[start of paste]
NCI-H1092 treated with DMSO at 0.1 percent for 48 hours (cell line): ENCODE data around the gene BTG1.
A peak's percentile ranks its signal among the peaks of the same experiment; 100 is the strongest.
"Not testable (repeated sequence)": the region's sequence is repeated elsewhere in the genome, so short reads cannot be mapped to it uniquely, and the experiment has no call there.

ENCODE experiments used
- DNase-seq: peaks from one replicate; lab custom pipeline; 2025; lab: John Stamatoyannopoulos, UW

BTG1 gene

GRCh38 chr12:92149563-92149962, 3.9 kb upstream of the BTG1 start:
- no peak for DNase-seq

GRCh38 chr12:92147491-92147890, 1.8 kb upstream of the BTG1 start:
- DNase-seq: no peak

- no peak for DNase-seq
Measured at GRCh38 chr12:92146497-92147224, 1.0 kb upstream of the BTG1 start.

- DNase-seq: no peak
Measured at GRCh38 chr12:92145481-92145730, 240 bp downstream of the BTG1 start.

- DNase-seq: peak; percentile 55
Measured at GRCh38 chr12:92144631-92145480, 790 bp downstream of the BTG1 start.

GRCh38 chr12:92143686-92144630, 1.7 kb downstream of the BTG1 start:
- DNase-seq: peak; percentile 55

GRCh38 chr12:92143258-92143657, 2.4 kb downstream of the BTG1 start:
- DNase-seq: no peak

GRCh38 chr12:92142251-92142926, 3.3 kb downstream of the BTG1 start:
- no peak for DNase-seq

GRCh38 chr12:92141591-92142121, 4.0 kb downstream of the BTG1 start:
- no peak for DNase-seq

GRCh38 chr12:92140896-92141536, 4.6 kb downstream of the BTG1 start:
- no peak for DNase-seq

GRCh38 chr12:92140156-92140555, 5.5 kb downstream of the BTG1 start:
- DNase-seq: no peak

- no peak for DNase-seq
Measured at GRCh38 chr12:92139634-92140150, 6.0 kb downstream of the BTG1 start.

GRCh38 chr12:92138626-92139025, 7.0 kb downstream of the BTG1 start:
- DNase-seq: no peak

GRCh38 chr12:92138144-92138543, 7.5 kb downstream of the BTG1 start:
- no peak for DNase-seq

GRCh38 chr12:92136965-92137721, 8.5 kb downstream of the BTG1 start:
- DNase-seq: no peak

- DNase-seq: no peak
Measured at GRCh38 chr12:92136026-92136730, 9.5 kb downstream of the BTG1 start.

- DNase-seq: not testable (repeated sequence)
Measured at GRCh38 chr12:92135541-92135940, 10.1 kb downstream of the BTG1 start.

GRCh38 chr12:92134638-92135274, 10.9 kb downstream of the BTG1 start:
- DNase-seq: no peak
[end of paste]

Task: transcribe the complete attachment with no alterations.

NCI-H1092 treated with DMSO at 0.1 percent for 48 hours (cell line): ENCODE data around the gene BTG1.
A peak's percentile ranks its signal among the peaks of the same experiment; 100 is the strongest.
"Not testable (repeated sequence)": the region's sequence is repeated elsewhere in the genome, so short reads cannot be mapped to it uniquely, and the experiment has no call there.

ENCODE experiments used
- DNase-seq: peaks from one replicate; lab custom pipeline; 2025; lab: John Stamatoyannopoulos, UW

BTG1 gene

GRCh38 chr12:92149563-92149962, 3.9 kb upstream of the BTG1 start:
- no peak for DNase-seq

GRCh38 chr12:92147491-92147890, 1.8 kb upstream of the BTG1 start:
- DNase-seq: no peak

- no peak for DNase-seq
Measured at GRCh38 chr12:92146497-92147224, 1.0 kb upstream of the BTG1 start.

- DNase-seq: no peak
Measured at GRCh38 chr12:92145481-92145730, 240 bp downstream of the BTG1 start.

- DNase-seq: peak; percentile 55
Measured at GRCh38 chr12:92144631-92145480, 790 bp downstream of the BTG1 start.

GRCh38 chr12:92143686-92144630, 1.7 kb downstream of the BTG1 start:
- DNase-seq: peak; percentile 55

GRCh38 chr12:92143258-92143657, 2.4 kb downstream of the BTG1 start:
- DNase-seq: no peak

GRCh38 chr12:92142251-92142926, 3.3 kb downstream of the BTG1 start:
- no peak for DNase-seq

GRCh38 chr12:92141591-92142121, 4.0 kb downstream of the BTG1 start:
- no peak for DNase-seq

GRCh38 chr12:92140896-92141536, 4.6 kb downstream of the BTG1 start:
- no peak for DNase-seq

GRCh38 chr12:92140156-92140555, 5.5 kb downstream of the BTG1 start:
- DNase-seq: no peak

- no peak for DNase-seq
Measured at GRCh38 chr12:92139634-92140150, 6.0 kb downstream of the BTG1 start.

GRCh38 chr12:92138626-92139025, 7.0 kb downstream of the BTG1 start:
- DNase-seq: no peak

GRCh38 chr12:92138144-92138543, 7.5 kb downstream of the BTG1 start:
- no peak for DNase-seq

GRCh38 chr12:92136965-92137721, 8.5 kb downstream of the BTG1 start:
- DNase-seq: no peak

- DNase-seq: no peak
Measured at GRCh38 chr12:92136026-92136730, 9.5 kb downstream of the BTG1 start.

- DNase-seq: not testable (repeated sequence)
Measured at GRCh38 chr12:92135541-92135940, 10.1 kb downstream of the BTG1 start.

GRCh38 chr12:92134638-92135274, 10.9 kb downstream of the BTG1 start:
- DNase-seq: no peak